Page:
Skip to Main Content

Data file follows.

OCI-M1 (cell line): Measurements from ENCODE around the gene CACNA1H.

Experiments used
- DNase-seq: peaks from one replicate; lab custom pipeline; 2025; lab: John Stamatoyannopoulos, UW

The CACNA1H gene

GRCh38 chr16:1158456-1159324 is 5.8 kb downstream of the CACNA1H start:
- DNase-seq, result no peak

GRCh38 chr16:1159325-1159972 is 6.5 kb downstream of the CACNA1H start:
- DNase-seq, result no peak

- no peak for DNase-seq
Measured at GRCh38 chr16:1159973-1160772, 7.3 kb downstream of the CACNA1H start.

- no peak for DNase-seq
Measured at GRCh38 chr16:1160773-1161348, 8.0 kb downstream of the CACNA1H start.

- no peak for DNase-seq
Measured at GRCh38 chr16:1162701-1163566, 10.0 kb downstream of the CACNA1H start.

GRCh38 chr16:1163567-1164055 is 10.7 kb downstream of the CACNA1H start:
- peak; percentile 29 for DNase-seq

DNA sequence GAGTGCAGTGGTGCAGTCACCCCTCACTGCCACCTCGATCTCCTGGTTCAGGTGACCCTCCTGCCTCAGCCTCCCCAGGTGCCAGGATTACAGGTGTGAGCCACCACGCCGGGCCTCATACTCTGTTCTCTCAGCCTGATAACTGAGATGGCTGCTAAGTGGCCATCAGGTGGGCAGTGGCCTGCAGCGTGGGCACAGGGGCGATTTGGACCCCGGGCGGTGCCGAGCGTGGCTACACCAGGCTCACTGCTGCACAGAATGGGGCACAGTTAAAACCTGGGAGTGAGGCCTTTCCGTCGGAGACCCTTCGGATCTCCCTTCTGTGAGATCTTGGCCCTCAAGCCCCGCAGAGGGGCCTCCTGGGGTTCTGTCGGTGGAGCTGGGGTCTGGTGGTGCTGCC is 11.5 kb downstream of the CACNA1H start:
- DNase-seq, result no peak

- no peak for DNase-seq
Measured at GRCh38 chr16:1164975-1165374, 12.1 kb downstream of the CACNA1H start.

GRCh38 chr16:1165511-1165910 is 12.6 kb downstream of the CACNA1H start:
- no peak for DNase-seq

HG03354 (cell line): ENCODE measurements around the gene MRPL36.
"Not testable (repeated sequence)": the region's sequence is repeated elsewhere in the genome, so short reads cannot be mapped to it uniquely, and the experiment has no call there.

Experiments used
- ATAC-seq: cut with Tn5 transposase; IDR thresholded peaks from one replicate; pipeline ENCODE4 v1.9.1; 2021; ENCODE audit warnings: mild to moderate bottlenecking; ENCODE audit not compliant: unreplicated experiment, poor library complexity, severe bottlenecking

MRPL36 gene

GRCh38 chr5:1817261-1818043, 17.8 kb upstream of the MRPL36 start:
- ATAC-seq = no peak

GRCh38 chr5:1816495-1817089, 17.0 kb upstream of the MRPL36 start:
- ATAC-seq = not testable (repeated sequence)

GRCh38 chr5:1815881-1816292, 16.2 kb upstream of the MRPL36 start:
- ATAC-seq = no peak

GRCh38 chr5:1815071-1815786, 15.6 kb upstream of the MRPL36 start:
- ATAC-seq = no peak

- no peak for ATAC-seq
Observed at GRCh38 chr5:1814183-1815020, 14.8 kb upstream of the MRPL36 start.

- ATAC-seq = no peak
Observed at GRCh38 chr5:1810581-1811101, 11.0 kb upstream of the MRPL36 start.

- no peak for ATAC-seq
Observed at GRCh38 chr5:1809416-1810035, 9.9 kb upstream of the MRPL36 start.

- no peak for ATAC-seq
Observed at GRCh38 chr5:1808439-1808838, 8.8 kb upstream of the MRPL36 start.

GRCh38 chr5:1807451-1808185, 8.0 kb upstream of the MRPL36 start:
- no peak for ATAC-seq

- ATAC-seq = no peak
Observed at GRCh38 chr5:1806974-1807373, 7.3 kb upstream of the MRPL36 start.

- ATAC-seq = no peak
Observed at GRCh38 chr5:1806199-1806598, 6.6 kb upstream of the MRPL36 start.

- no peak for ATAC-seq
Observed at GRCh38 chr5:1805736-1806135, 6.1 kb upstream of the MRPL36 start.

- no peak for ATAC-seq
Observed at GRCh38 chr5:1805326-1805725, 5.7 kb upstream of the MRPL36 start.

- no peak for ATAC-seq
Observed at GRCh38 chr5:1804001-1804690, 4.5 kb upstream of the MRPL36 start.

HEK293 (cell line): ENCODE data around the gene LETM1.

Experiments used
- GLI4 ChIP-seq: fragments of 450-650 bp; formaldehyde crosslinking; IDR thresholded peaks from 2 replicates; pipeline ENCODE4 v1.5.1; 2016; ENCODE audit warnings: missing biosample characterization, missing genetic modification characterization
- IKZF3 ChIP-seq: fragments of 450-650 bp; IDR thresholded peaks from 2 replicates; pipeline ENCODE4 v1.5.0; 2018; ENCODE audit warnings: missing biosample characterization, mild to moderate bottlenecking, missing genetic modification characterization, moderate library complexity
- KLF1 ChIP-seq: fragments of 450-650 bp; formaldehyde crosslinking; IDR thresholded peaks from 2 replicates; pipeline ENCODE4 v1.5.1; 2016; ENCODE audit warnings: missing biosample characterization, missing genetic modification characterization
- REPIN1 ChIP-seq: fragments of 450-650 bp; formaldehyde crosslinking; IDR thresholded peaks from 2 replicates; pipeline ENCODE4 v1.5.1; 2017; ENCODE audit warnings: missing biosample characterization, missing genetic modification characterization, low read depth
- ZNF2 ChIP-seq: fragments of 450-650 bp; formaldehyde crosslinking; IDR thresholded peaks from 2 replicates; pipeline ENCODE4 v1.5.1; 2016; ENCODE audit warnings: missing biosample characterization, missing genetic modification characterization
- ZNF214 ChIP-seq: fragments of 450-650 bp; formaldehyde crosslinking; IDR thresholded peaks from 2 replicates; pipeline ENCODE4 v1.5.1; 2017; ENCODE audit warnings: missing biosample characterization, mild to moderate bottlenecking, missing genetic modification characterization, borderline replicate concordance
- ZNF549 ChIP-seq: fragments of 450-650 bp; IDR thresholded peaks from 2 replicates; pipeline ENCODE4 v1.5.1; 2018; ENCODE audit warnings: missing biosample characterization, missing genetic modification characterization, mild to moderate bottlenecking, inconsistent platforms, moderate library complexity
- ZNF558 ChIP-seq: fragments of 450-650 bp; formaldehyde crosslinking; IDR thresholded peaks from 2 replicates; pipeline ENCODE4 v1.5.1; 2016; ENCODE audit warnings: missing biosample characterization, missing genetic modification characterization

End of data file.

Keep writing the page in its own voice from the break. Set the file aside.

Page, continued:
A team of engineers from the Carnegie Mellon University's Robotics Institute in Pittsburgh has traveled to the Atacama Desert in Chile to test its new concepts and designs for the next generation of planetary rovers to be used in Mars. Using a prototype called Zoe, the team came to Atacama to see how well the rover copes with the kind of terrain its successors will find in Mars. Zoe can roam autonomously and can make some rudimentary decisions about what terrain to explore. Its main task is to hunt for evidence that some kind of microbial life flourished in the planet's warmer, watery past, as well as signs that some of it might have held on to the present day. It uses a fluorescence imager to inspect rocks and dirt for the presence of chlorophyll, lipids, carbohydrates, proteins and DNA. The data collected by Zoe are then compared with those recorded by the scientists using a process known as ground truthing.